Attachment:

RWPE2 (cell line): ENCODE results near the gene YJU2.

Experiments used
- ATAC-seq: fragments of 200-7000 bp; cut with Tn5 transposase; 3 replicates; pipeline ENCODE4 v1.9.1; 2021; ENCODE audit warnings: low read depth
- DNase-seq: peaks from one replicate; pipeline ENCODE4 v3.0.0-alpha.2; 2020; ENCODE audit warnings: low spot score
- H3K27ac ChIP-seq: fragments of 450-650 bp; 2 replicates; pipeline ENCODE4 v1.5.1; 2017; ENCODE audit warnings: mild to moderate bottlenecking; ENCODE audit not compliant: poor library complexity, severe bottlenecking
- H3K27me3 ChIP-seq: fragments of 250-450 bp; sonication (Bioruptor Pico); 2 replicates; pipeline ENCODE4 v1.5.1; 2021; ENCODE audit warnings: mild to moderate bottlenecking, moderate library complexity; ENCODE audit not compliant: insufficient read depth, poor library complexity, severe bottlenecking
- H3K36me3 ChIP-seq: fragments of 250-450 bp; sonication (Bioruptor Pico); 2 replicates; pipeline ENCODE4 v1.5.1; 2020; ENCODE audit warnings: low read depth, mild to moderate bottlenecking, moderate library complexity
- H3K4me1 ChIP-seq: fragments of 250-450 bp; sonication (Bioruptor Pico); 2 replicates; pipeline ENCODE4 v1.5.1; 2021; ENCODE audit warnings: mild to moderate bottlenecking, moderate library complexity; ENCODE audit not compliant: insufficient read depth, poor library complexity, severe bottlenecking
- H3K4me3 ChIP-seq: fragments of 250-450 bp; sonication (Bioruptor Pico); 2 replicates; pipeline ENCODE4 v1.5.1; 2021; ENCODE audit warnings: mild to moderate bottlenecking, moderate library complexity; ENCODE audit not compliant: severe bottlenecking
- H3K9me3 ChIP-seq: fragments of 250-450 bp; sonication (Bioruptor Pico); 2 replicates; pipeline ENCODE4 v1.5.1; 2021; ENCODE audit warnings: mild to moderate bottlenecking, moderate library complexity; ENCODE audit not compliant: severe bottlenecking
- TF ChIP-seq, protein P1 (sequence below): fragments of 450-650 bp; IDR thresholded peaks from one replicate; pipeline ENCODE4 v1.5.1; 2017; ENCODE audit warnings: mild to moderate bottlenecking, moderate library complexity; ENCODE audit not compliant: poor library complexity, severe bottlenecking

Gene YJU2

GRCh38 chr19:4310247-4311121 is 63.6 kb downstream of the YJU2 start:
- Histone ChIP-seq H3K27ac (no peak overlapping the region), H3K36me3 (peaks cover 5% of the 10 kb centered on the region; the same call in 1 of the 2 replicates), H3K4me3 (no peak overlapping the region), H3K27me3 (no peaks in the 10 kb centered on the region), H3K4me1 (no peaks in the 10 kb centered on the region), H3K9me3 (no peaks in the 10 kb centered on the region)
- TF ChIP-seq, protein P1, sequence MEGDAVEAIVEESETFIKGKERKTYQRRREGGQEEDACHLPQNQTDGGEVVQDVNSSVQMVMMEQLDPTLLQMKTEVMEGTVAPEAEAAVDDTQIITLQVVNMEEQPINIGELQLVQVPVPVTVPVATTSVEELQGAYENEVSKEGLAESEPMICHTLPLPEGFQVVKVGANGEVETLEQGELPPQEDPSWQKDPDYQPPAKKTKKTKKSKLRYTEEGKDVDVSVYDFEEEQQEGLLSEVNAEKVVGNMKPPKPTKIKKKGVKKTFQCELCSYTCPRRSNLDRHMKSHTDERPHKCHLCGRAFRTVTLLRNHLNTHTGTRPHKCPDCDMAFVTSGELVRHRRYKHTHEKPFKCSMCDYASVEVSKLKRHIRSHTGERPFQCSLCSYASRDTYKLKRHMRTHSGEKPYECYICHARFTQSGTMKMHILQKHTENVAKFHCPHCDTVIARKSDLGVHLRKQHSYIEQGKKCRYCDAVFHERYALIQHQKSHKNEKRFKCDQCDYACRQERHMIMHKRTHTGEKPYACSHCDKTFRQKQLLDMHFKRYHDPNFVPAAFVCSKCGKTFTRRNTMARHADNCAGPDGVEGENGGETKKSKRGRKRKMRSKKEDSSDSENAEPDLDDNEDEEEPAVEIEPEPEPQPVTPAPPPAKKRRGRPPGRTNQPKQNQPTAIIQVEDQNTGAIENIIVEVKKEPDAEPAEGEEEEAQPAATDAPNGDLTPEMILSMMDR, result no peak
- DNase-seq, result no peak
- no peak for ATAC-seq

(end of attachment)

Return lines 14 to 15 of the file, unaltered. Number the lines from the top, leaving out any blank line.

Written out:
- Histone ChIP-seq H3K27ac (no peak overlapping the region), H3K36me3 (peaks cover 5% of the 10 kb centered on the region; the same call in 1 of the 2 replicates), H3K4me3 (no peak overlapping the region), H3K27me3 (no peaks in the 10 kb centered on the region), H3K4me1 (no peaks in the 10 kb centered on the region), H3K9me3 (no peaks in the 10 kb centered on the region)
- TF ChIP-seq, protein P1, sequence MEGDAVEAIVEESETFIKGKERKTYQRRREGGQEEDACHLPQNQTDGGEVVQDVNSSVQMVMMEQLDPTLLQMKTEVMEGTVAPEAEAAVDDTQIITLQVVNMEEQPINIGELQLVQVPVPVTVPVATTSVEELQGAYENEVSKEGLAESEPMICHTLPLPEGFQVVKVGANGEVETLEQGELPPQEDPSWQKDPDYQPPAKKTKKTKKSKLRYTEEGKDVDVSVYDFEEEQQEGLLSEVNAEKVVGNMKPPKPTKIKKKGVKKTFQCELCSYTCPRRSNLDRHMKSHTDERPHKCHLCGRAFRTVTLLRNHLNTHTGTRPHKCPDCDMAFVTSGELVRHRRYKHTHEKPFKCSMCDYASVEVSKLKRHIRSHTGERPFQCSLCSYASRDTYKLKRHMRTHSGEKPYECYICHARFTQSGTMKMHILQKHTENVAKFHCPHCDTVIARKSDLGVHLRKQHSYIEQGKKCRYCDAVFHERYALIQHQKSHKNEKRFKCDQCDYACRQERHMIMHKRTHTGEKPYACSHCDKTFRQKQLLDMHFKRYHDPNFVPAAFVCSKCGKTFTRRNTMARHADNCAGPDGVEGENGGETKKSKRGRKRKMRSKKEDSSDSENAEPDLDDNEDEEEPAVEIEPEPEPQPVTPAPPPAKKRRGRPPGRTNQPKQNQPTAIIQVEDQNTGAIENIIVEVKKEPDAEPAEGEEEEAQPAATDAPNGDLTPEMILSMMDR, result no peak